Arthritis - rheumatoid
The hallmark symptom of rheumatoid arthritis is morning stiffness that lasts for at least an hour. (Stiffness from osteoarthritis, for instance, usually clears up within half an hour.) Even after remaining motionless for a few moments, the body can stiffen. Movement becomes easier again after loosening up.
Swelling and pain in the joints must occur for at least 6 weeks before a diagnosis of rheumatoid arthritis is considered. The inflamed joints are usually swollen and often feel warm and "boggy" when touched. The pain often occurs symmetrically but may be more severe on one side of the body, depending on which hand the person uses more often.
Although rheumatoid arthritis almost always develops in the wrists and knuckles, the knees and joints of the ball of the foot are often affected as well. Indeed, many joints may be involved, including those in the cervical spine, shoulders, elbows, tips, temporomandibular joint (jaw), and even joints between very small bones in the inner ear. Rheumatoid arthritis does not usually show up in the fingertips, where osteoarthritis is common, but joints at the base of the fingers are often painful.
In about 20% of people with RA, inflammation of small blood vessels can cause nodules, or lumps, under the skin. They are about the size of a pea or slightly larger, and are often located near the elbow, although they can show up anywhere. Nodules can occur throughout the course of the disease. Rarely, nodules may become sore and infected, particularly if they are in locations where stress occurs, such as the ankles. On rare occasions, nodules can reflect the presence of rheumatoid vasculitis, a condition that can affect blood vessels in the lungs, kidneys, or other organs.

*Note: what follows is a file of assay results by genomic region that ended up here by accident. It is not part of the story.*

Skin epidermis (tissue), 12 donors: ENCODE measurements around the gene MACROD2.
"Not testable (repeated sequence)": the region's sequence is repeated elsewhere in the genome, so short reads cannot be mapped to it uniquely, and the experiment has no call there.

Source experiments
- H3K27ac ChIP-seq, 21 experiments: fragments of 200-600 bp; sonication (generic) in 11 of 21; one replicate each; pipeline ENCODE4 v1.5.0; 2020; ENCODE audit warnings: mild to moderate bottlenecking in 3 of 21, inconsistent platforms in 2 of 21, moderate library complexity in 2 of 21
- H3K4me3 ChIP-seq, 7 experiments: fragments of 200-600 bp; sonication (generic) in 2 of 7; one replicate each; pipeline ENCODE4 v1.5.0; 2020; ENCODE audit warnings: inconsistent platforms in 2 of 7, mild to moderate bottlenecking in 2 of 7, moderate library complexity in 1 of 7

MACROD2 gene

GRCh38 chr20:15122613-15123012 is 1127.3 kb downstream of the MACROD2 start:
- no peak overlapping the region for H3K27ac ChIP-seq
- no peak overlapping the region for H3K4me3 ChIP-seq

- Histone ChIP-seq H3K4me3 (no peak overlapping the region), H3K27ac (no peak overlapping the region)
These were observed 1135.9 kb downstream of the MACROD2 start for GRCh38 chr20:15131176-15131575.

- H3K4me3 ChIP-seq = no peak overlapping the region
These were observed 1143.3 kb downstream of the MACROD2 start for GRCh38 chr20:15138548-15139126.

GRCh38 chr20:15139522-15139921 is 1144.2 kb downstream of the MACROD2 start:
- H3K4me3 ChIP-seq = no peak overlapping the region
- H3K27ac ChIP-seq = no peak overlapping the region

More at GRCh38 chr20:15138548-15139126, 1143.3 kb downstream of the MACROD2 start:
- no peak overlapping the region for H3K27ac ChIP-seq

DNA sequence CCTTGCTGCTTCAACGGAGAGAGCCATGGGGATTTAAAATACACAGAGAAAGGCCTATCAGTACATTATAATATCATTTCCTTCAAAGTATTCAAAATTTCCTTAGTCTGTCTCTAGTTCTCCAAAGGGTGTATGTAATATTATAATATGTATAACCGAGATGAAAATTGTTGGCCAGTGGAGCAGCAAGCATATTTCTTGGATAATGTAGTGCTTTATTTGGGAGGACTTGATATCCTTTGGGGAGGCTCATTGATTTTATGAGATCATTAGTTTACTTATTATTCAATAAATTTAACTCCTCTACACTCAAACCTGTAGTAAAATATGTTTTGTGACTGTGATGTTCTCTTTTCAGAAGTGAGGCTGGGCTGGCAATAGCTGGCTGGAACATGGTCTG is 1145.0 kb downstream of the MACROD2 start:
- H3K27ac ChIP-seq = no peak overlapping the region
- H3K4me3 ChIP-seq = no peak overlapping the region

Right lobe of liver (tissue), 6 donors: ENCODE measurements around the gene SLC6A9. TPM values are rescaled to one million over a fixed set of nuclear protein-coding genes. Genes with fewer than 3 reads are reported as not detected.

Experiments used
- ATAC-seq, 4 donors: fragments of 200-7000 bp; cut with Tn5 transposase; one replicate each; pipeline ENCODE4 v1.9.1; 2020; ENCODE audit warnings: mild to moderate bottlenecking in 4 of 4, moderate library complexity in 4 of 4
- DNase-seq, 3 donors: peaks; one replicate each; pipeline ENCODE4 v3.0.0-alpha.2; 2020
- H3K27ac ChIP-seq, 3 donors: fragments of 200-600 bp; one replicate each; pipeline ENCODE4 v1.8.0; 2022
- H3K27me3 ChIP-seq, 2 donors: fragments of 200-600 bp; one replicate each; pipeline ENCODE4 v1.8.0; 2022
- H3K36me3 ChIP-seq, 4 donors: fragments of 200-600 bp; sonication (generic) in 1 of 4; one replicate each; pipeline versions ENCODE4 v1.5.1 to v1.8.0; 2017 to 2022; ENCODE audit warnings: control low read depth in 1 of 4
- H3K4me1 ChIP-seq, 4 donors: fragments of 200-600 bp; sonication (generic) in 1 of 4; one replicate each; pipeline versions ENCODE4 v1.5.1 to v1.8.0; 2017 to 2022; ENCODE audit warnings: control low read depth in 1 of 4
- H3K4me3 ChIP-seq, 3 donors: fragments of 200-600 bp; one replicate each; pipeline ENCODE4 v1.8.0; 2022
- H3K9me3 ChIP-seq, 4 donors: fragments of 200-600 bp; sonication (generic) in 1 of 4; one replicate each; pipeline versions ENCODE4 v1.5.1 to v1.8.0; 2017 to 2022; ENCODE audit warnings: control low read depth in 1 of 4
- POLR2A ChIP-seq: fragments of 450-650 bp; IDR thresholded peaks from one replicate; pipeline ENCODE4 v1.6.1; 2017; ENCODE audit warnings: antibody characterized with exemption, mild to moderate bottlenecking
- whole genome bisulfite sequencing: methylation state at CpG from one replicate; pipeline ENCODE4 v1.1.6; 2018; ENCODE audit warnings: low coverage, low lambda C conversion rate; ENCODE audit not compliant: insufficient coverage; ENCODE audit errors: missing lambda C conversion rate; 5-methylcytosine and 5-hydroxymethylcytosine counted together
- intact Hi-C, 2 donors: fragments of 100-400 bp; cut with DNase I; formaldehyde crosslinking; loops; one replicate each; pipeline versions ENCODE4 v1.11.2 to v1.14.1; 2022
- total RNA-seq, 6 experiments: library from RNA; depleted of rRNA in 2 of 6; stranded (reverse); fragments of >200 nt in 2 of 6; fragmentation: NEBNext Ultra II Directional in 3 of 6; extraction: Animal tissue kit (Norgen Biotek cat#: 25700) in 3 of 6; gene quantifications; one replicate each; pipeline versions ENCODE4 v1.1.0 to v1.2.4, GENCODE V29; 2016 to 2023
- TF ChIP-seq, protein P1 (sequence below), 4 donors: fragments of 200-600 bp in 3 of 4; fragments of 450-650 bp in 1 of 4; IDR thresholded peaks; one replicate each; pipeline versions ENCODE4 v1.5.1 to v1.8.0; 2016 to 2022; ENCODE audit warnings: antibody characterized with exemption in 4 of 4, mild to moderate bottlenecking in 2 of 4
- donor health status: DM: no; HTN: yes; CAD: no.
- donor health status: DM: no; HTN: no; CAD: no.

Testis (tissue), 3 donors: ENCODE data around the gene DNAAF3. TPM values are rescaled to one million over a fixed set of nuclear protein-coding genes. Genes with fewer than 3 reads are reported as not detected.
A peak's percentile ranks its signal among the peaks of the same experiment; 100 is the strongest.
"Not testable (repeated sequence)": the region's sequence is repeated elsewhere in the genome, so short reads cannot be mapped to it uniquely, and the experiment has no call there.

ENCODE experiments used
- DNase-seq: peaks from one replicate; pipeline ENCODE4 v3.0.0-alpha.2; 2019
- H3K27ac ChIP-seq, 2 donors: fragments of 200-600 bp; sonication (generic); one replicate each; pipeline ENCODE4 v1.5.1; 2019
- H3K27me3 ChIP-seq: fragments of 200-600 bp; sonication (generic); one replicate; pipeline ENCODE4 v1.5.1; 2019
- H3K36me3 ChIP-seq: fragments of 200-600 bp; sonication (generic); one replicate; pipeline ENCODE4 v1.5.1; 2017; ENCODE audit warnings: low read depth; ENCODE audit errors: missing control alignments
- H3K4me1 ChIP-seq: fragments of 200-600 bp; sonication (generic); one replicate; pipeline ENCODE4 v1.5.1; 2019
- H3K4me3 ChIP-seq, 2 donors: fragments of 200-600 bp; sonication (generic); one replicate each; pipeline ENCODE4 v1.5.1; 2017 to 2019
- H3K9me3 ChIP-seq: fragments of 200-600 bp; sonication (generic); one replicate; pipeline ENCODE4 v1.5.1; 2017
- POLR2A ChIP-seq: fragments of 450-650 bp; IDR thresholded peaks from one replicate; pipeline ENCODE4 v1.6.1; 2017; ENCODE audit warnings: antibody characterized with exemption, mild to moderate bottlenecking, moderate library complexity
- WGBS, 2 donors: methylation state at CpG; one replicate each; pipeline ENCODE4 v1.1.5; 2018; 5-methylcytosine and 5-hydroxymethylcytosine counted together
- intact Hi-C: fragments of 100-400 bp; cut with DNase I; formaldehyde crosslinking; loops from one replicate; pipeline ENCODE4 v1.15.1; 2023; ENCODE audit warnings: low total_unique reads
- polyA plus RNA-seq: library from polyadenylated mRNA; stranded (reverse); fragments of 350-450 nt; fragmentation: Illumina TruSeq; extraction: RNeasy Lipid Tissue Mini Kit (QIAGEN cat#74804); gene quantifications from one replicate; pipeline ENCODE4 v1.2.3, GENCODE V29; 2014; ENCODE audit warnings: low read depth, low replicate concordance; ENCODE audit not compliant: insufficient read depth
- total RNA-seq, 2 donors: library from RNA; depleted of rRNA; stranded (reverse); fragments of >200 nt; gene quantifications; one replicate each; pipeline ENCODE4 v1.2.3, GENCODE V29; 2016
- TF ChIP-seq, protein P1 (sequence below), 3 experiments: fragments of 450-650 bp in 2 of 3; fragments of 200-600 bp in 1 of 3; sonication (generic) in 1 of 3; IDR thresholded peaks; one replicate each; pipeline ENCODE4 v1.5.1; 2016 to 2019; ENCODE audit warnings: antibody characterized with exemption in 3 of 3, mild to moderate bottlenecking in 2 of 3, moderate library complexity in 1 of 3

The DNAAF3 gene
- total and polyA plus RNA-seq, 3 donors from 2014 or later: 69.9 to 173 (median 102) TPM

Fluid may accumulate, particularly in the ankles. In some cases, the joint sac behind the knee accumulates fluid and forms what is known as a Baker cyst. This cyst feels like a tumor and sometimes extends down the back of the calf causing pain. Baker cysts often develop in people who do not have RA.
Symptoms such as fatigue, weight loss, and fever may accompany early rheumatoid arthritis. Some people describe them as being similar to those of a cold or flu except, of course, RA symptoms can last for years.
In children, juvenile rheumatoid arthritis, also known as Still's disease, is usually preceded by high fever and shaking chills along with pain and swelling in many joints. A pink skin rash may be present.
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